The facts underlying the Committee's claims are generally undisputed and are as follows. Phar-Mor, a privately-held company, was formed in 1982 as a wholly-owned subsidiary of Giant Eagle, Inc. Almost from the time of its inception and until it filed for bankruptcy, Phar-Mor engaged in an aggressive expansion program whereby it grew from 12 stores in 1985 to 311 stores at the time of the bankruptcy filing. To finance this expansion, Phar-Mor often obtained capital by, inter alia, selling shares of its stock to accredited investors. In the spring of 1991, Phar-Mor decided to attempt to raise approximately $125 million in new capital by selling its stock to qualified institutional investors through the mechanism of a private placement offering. In early May 1991, Phar-Mor issued a private placement memorandum seeking to place 4.5 million shares of stock at a price of $28 share, for total net proceeds of approximately $122,400,000.00.

In April of 1991, David Shapira, Phar-Mor's Chairman and Chief Executive Officer, met with Corporate Advisors, L.P., the general partner of the Corporate Partners investment fund, to determine whether Corporate Partners would be interested in investing in Phar-Mor. After performing an investment analysis of Phar-Mor, Corporate Partners agreed to purchase the entire $125 million of equity that Phar-Mor was planning to sell in the May offering. The draft stock purchase agreements reveal that Corporate Partners contemplated purchasing $125 million in stock directly from Phar-Mor plus an additional $75 million worth of shares from two of Phar-Mor's shareholders who had expressed an interest in selling part of their equity in the company, namely, Westinghouse Credit Corporation and the Edward J. DeBartolo Family Limited Partnership ("DeBartolo").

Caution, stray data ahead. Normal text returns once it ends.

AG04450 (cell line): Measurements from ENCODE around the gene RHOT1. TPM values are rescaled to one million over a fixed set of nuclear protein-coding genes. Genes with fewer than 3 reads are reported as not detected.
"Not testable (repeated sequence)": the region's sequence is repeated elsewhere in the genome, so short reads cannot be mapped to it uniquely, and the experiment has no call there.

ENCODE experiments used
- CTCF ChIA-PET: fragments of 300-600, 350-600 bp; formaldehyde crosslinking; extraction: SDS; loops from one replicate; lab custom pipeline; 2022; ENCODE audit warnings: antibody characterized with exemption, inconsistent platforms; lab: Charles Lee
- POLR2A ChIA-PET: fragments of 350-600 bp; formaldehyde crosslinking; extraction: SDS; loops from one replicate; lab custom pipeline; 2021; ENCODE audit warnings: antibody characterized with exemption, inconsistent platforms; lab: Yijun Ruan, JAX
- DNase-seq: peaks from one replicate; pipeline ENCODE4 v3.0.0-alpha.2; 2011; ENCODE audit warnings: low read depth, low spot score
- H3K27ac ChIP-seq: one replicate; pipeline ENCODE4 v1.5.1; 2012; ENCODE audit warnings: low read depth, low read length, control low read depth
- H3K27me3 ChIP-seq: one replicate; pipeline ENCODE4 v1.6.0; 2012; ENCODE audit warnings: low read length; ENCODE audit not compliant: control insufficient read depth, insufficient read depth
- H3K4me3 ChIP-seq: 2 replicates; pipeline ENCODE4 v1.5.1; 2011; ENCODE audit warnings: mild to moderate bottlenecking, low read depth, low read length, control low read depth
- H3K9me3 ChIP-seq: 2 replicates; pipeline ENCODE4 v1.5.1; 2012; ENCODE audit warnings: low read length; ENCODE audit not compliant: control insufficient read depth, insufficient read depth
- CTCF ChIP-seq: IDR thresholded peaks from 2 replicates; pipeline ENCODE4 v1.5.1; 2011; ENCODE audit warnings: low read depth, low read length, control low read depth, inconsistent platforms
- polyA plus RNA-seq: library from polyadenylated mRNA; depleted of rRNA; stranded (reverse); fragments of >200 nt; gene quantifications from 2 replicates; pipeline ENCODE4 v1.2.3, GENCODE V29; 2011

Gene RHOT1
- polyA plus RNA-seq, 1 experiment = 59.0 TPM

The structure of the deal that was eventually executed between Corporate Partners and Phar-Mor was modified from the original draft agreements to provide that Corporate Partners would pay $200 million directly to Phar-Mor and Phar-Mor would then use $75 million of that amount to repurchase shares from its existing shareholders by way of a tender offer. A number of factors were responsible for the modification, including Shapira's belief that all of Phar-Mor's shareholders should have an opportunity to participate in the liquidity opportunity and Corporate Partners' desire to avoid any possible liability that could arise from a direct purchase under the securities laws due to the relatively superior knowledge that Corporate Partners' gained of Phar-Mor's financial condition during its due diligence efforts. In addition, Corporate Partners wanted its entire investment protected by the representations and warranties made by Phar-Mor in the stock purchase agreement.